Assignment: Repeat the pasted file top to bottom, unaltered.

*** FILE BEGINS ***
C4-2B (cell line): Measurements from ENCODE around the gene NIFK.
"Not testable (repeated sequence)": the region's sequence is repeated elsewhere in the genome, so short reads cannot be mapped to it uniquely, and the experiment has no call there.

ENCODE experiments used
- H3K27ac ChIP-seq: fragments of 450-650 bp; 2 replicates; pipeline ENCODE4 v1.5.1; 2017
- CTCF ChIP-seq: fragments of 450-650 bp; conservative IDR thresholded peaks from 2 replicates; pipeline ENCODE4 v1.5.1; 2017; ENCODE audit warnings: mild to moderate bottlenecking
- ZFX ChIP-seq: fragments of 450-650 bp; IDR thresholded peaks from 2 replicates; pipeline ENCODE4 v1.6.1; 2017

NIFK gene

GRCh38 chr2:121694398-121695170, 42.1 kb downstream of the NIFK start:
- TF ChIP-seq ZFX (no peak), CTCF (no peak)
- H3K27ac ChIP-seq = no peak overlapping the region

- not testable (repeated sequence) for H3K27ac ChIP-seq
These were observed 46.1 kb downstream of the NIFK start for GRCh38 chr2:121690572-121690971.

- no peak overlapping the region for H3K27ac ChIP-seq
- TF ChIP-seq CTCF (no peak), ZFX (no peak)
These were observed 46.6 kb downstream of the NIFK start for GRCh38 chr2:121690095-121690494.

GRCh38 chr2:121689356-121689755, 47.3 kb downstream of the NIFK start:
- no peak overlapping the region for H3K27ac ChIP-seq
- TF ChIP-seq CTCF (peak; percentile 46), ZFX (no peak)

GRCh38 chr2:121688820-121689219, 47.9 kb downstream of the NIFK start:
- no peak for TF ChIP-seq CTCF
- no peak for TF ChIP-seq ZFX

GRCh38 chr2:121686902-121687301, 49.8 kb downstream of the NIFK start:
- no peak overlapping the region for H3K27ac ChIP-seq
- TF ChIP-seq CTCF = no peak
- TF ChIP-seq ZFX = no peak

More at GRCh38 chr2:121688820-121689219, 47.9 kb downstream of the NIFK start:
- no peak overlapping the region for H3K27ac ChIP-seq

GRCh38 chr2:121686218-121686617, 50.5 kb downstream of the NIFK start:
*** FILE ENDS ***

C4-2B (cell line): Measurements from ENCODE around the gene NIFK.
"Not testable (repeated sequence)": the region's sequence is repeated elsewhere in the genome, so short reads cannot be mapped to it uniquely, and the experiment has no call there.

ENCODE experiments used
- H3K27ac ChIP-seq: fragments of 450-650 bp; 2 replicates; pipeline ENCODE4 v1.5.1; 2017
- CTCF ChIP-seq: fragments of 450-650 bp; conservative IDR thresholded peaks from 2 replicates; pipeline ENCODE4 v1.5.1; 2017; ENCODE audit warnings: mild to moderate bottlenecking
- ZFX ChIP-seq: fragments of 450-650 bp; IDR thresholded peaks from 2 replicates; pipeline ENCODE4 v1.6.1; 2017

NIFK gene

GRCh38 chr2:121694398-121695170, 42.1 kb downstream of the NIFK start:
- TF ChIP-seq ZFX (no peak), CTCF (no peak)
- H3K27ac ChIP-seq = no peak overlapping the region

- not testable (repeated sequence) for H3K27ac ChIP-seq
These were observed 46.1 kb downstream of the NIFK start for GRCh38 chr2:121690572-121690971.

- no peak overlapping the region for H3K27ac ChIP-seq
- TF ChIP-seq CTCF (no peak), ZFX (no peak)
These were observed 46.6 kb downstream of the NIFK start for GRCh38 chr2:121690095-121690494.

GRCh38 chr2:121689356-121689755, 47.3 kb downstream of the NIFK start:
- no peak overlapping the region for H3K27ac ChIP-seq
- TF ChIP-seq CTCF (peak; percentile 46), ZFX (no peak)

GRCh38 chr2:121688820-121689219, 47.9 kb downstream of the NIFK start:
- no peak for TF ChIP-seq CTCF
- no peak for TF ChIP-seq ZFX

GRCh38 chr2:121686902-121687301, 49.8 kb downstream of the NIFK start:
- no peak overlapping the region for H3K27ac ChIP-seq
- TF ChIP-seq CTCF = no peak
- TF ChIP-seq ZFX = no peak

More at GRCh38 chr2:121688820-121689219, 47.9 kb downstream of the NIFK start:
- no peak overlapping the region for H3K27ac ChIP-seq

GRCh38 chr2:121686218-121686617, 50.5 kb downstream of the NIFK start: